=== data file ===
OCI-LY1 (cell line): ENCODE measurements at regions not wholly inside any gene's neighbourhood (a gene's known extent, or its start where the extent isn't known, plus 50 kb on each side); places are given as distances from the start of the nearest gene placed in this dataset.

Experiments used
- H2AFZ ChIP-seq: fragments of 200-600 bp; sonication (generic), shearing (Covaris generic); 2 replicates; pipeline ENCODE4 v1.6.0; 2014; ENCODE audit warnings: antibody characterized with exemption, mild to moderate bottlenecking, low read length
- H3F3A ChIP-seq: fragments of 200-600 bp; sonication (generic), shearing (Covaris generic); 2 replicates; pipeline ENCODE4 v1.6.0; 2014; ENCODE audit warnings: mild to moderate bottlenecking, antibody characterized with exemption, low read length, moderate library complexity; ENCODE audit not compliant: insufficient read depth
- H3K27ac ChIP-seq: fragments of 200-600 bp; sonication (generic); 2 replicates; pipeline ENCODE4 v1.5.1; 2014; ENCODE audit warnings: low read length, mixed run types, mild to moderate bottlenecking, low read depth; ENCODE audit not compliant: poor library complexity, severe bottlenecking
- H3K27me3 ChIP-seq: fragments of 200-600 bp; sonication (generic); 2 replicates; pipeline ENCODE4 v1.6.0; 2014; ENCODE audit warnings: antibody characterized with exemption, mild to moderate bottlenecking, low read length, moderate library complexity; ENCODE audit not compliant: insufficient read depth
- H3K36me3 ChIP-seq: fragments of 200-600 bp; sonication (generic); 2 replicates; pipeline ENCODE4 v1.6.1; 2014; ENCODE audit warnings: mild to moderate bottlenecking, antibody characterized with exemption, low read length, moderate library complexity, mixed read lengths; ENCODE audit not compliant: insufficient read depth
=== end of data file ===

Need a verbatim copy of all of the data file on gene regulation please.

OCI-LY1 (cell line): ENCODE measurements at regions not wholly inside any gene's neighbourhood (a gene's known extent, or its start where the extent isn't known, plus 50 kb on each side); places are given as distances from the start of the nearest gene placed in this dataset.

Experiments used
- H2AFZ ChIP-seq: fragments of 200-600 bp; sonication (generic), shearing (Covaris generic); 2 replicates; pipeline ENCODE4 v1.6.0; 2014; ENCODE audit warnings: antibody characterized with exemption, mild to moderate bottlenecking, low read length
- H3F3A ChIP-seq: fragments of 200-600 bp; sonication (generic), shearing (Covaris generic); 2 replicates; pipeline ENCODE4 v1.6.0; 2014; ENCODE audit warnings: mild to moderate bottlenecking, antibody characterized with exemption, low read length, moderate library complexity; ENCODE audit not compliant: insufficient read depth
- H3K27ac ChIP-seq: fragments of 200-600 bp; sonication (generic); 2 replicates; pipeline ENCODE4 v1.5.1; 2014; ENCODE audit warnings: low read length, mixed run types, mild to moderate bottlenecking, low read depth; ENCODE audit not compliant: poor library complexity, severe bottlenecking
- H3K27me3 ChIP-seq: fragments of 200-600 bp; sonication (generic); 2 replicates; pipeline ENCODE4 v1.6.0; 2014; ENCODE audit warnings: antibody characterized with exemption, mild to moderate bottlenecking, low read length, moderate library complexity; ENCODE audit not compliant: insufficient read depth
- H3K36me3 ChIP-seq: fragments of 200-600 bp; sonication (generic); 2 replicates; pipeline ENCODE4 v1.6.1; 2014; ENCODE audit warnings: mild to moderate bottlenecking, antibody characterized with exemption, low read length, moderate library complexity, mixed read lengths; ENCODE audit not compliant: insufficient read depth